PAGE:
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During a routine wellness examination, your veterinarian will ask you questions about your pet’s diet, exercise, thirst, breathing, behavior, habits, elimination patterns (i.e., bowel movements and urination), lifestyle, and general health. Your veterinarian will also perform a physical examination of your pet. Based on your pets history and physical examination, your veterinarian will then make recommendations for specific preventive medicine treatments such as vaccinations, parasite control (including preventive treatments for fleas, ticks, intestinal parasites and heartworms), nutrition, skin and coat care, weight management or dental care. In addition, your veterinarian will discuss your pets individual circumstances and decide whether any other life-stage or lifestyle recommendations would be appropriate.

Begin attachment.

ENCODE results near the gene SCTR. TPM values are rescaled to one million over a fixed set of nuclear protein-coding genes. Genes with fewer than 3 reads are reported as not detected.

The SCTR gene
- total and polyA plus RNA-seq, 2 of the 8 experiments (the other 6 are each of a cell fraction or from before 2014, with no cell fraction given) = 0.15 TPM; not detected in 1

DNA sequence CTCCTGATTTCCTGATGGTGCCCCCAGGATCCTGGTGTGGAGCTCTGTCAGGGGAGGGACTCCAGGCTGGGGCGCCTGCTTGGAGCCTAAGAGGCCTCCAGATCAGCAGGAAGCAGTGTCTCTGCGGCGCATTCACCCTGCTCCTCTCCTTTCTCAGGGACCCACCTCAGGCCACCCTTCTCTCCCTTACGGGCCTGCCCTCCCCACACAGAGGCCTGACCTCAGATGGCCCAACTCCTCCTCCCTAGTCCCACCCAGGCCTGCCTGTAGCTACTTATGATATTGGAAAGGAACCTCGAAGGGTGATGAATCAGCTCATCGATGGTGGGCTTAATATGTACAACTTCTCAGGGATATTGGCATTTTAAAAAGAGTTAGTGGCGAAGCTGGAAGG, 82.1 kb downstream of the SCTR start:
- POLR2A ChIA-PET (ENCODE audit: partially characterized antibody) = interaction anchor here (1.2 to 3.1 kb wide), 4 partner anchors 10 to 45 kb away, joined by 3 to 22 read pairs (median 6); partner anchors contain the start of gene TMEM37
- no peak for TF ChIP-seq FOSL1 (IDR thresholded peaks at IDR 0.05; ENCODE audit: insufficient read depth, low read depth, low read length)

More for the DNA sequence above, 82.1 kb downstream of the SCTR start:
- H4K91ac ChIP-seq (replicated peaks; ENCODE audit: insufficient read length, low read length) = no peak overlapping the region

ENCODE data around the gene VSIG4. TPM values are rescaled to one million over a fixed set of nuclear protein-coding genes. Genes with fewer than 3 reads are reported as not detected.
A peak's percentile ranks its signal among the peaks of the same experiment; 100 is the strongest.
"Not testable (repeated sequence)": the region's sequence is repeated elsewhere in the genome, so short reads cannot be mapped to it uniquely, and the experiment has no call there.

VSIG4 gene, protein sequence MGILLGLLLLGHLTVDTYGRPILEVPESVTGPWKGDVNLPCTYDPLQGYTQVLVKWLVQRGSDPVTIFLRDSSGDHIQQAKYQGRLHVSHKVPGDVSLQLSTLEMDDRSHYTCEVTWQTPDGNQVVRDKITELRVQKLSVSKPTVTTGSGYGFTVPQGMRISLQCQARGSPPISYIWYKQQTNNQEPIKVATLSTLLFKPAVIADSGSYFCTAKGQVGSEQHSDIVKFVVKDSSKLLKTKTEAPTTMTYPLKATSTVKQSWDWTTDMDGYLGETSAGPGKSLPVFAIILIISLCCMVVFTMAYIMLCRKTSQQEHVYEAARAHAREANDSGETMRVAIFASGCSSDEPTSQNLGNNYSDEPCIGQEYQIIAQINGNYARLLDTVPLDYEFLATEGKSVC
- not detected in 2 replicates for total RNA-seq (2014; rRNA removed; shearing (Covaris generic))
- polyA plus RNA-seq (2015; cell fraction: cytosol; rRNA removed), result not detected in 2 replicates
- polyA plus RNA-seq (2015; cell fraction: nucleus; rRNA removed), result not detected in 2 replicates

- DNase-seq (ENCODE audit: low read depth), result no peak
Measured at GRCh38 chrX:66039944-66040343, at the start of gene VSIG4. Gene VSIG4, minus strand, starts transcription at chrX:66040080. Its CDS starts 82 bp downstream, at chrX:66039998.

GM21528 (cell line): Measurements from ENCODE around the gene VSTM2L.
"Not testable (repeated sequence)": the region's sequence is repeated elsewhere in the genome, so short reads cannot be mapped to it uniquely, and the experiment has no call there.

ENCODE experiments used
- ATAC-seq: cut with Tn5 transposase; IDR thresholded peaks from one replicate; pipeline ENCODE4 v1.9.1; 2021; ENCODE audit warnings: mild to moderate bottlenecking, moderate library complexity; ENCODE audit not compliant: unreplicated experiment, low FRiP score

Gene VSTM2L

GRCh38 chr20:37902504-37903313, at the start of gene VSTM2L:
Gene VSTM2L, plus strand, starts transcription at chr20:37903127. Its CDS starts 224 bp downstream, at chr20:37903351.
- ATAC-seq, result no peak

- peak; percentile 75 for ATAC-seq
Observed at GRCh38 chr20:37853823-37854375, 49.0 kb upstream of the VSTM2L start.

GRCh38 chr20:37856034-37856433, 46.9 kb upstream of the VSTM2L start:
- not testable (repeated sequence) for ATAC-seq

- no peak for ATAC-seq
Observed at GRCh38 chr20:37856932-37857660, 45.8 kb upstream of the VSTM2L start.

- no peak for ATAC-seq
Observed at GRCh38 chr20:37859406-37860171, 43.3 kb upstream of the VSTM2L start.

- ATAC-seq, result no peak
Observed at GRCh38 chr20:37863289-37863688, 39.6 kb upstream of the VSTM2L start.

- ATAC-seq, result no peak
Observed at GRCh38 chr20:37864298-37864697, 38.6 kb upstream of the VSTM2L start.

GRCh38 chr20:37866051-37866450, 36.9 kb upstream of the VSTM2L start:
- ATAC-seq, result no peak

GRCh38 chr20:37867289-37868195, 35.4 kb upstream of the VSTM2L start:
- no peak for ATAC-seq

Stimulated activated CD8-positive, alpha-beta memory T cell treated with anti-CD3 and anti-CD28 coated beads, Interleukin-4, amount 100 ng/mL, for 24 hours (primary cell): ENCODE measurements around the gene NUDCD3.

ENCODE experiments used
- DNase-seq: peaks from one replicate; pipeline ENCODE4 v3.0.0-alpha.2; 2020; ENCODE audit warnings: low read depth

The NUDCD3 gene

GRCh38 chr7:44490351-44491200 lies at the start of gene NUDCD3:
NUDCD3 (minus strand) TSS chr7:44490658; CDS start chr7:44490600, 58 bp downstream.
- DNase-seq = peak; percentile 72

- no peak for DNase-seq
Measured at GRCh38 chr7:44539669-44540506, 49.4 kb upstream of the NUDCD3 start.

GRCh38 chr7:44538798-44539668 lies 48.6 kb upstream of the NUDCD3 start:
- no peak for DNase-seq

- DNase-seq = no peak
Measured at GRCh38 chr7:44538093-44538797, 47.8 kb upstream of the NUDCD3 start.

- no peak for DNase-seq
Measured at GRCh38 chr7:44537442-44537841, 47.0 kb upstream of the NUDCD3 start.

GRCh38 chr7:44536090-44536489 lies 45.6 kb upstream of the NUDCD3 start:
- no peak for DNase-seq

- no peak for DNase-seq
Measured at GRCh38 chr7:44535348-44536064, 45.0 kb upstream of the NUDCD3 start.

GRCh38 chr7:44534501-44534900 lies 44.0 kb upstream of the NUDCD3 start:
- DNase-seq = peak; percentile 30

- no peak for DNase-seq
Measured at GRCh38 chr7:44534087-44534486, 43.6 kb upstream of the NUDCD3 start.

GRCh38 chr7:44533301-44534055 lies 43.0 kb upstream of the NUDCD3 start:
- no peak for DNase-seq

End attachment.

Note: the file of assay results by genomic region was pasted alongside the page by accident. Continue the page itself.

In addition to the exam, wellness screening tests may be recommended. Pets cannot tell you how they are feeling, and as a result, disease may be present before you are aware of it. To further complicate matters, as part of their survival instincts most pets will hide signs of subclinical disease (i.e., a disease that is in its early stages and is only causing minimal symptoms). This means that a health condition may become highly advanced before your pet shows any obvious or recognizable problems.